The effect of relative humidity (RH) (20 °C: RH 11%, 54%) on oxidative stability microencapsulated sea buckthorn seed oil was studied using bulk oil as a reference. Microcapsules were prepared by spray‐drying using maltodextrin‐gum arabic (MD/GA) and corn starch sodium octenyl succinate derivate (HiCap) as the wall materials. The influence of the physical state of the wall material was also evaluated. Under dry conditions, the microencapsulated oils were most stable, but the oxidation of the bulk oil was accelerated. At 20 °C and at RH 11%, the peroxide value of the bulk oil exceeded 20 meq/kg within 1 wk. Microencapsulation prolonged the shelf‐life of the oil from 1 wk to 2 mo at 20 °C, when the encapsulating matrix was in glassy state. In conditions in which the HiCap matrix was in a rubbery state (RH 54%, 20 °C), the oxidation proceeded very quickly, reaching a peroxide value of 20 meq/kg just after 1 wk. Caking and collapse of the microcapsule powder were observed in the rubbery state. At accelerated conditions (50 °C: RH 11%, 30%, 45%), the oxidation was noticeably fast, not only in the bulk oil but also in the MD/GA matrix, even in the glassy state. The behavior in the HiCap matrix was more complex as the amount of peroxides started to decrease in time. This was assigned to the structural collapse in HiCap microcapsules. The behavior of the microencapsulated oils under accelerated conditions did not correlate with their behavior at 20 °C.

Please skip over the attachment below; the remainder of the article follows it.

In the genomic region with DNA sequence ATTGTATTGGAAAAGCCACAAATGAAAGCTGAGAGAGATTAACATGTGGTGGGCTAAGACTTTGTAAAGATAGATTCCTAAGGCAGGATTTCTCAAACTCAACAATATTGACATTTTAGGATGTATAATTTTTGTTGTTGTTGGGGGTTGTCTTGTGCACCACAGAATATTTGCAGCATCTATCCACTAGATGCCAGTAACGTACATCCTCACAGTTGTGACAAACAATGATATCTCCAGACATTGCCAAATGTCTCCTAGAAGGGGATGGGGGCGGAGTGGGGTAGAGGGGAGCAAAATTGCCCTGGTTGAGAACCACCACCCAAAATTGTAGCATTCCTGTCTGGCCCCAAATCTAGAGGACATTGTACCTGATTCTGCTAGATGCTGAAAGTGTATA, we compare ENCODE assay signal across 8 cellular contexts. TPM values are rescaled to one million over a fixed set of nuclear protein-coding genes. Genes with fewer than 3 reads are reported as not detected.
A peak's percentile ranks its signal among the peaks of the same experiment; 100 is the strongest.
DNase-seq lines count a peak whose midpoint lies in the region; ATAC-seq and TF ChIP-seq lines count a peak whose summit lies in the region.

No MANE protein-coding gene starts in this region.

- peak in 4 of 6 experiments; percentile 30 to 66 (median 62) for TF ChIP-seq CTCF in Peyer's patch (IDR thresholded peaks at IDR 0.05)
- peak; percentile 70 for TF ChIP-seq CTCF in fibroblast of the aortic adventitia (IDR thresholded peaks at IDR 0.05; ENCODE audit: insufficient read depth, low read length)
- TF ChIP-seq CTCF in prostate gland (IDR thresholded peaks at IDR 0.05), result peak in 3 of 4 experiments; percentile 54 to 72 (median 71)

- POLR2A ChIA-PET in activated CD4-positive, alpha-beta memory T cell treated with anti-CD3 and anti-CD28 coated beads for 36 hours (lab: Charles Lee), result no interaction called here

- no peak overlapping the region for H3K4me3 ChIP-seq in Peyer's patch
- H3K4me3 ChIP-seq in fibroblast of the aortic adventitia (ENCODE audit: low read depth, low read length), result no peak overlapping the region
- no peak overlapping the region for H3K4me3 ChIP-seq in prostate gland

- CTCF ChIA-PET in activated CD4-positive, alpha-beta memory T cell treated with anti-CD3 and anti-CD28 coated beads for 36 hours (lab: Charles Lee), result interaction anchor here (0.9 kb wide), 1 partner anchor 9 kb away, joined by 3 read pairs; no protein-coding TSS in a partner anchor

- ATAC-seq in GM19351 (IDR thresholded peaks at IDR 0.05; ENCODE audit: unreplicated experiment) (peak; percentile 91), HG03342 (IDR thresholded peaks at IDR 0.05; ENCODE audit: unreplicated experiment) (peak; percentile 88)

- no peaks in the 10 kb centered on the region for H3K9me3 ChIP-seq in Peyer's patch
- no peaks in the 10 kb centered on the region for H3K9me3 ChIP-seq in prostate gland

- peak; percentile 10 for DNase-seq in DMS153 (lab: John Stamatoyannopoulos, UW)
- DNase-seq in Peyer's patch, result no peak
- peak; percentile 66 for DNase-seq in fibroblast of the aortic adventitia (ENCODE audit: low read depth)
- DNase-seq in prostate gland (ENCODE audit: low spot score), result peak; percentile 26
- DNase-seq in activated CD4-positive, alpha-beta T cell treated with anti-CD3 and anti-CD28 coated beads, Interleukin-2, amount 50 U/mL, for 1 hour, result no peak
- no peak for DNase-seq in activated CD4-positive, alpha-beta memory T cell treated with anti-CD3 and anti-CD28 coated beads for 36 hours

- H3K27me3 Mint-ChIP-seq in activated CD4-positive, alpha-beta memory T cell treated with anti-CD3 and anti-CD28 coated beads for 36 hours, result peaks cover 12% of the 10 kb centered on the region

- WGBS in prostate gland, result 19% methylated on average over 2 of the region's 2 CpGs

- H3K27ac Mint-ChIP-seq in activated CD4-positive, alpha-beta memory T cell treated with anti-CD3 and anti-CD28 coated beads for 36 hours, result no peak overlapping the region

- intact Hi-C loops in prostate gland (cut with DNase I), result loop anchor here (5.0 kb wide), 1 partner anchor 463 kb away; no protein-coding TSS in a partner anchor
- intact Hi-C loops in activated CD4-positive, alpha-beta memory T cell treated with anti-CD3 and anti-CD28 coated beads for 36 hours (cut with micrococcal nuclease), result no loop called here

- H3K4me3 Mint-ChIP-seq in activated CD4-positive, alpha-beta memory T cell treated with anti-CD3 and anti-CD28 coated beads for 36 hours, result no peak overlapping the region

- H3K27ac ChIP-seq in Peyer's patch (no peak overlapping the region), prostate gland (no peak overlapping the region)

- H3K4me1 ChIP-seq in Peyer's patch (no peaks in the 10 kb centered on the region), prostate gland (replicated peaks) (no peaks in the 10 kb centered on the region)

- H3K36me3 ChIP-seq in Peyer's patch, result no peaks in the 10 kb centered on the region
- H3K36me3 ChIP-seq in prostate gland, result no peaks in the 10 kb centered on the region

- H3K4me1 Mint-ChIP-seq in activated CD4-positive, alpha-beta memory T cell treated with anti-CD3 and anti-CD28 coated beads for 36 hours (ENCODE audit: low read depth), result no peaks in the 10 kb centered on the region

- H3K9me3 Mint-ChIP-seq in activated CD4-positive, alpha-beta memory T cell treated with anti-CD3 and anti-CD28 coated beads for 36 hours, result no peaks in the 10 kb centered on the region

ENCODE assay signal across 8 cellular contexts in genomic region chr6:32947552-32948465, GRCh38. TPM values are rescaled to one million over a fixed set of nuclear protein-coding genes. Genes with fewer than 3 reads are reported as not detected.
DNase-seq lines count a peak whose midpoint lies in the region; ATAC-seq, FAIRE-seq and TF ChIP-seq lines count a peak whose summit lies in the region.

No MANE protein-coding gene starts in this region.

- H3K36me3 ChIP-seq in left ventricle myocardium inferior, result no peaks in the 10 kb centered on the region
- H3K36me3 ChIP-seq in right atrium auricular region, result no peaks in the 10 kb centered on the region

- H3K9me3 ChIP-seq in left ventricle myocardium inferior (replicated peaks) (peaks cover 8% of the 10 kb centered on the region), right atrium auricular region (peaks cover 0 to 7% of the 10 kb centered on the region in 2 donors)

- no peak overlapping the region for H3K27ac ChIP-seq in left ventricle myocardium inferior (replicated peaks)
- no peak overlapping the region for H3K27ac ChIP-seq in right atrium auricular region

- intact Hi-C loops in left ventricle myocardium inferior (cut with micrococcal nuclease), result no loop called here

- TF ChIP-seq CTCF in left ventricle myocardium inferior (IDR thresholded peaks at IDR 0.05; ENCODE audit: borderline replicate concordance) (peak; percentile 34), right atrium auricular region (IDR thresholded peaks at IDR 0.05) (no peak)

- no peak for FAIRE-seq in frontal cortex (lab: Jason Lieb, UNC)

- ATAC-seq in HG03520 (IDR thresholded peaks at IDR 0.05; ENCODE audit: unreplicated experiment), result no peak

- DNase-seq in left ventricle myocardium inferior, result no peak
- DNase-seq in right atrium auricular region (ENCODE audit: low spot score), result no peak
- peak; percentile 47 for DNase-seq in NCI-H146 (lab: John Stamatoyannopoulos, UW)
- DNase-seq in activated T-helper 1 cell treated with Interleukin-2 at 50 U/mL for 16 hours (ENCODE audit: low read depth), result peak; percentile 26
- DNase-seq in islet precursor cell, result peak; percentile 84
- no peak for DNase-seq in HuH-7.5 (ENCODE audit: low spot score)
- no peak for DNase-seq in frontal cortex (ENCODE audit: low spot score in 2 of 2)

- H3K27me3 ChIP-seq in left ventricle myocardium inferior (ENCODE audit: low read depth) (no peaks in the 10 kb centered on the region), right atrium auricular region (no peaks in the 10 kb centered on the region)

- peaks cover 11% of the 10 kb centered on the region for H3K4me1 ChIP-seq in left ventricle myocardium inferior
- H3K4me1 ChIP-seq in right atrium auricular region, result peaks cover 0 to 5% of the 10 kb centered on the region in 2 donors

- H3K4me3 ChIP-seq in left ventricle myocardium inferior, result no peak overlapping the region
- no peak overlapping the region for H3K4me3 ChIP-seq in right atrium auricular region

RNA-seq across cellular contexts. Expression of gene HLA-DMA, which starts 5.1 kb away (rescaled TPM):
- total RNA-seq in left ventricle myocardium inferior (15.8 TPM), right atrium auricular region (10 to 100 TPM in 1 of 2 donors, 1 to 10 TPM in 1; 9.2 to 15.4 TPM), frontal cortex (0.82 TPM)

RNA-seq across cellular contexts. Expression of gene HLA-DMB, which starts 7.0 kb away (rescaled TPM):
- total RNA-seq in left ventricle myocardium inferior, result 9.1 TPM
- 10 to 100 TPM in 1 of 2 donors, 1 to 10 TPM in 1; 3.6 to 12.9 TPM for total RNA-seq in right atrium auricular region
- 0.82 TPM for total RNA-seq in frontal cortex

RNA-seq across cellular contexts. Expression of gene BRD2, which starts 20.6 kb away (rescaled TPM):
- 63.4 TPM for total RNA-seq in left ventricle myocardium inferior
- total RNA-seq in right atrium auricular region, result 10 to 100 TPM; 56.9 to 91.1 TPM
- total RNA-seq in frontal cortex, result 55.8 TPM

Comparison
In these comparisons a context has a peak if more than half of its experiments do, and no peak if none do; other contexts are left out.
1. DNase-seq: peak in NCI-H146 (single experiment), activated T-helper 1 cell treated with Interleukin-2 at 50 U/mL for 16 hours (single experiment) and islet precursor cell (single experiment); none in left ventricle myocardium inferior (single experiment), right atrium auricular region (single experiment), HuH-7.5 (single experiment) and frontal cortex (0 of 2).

|Journal||Journal of Food Science|
|Publication status||Published - 2005|
|MoE publication type||A1 Journal article-refereed|
- sea buckthorn oil, microencapsulation, oxidation, relative humidity, spray-drying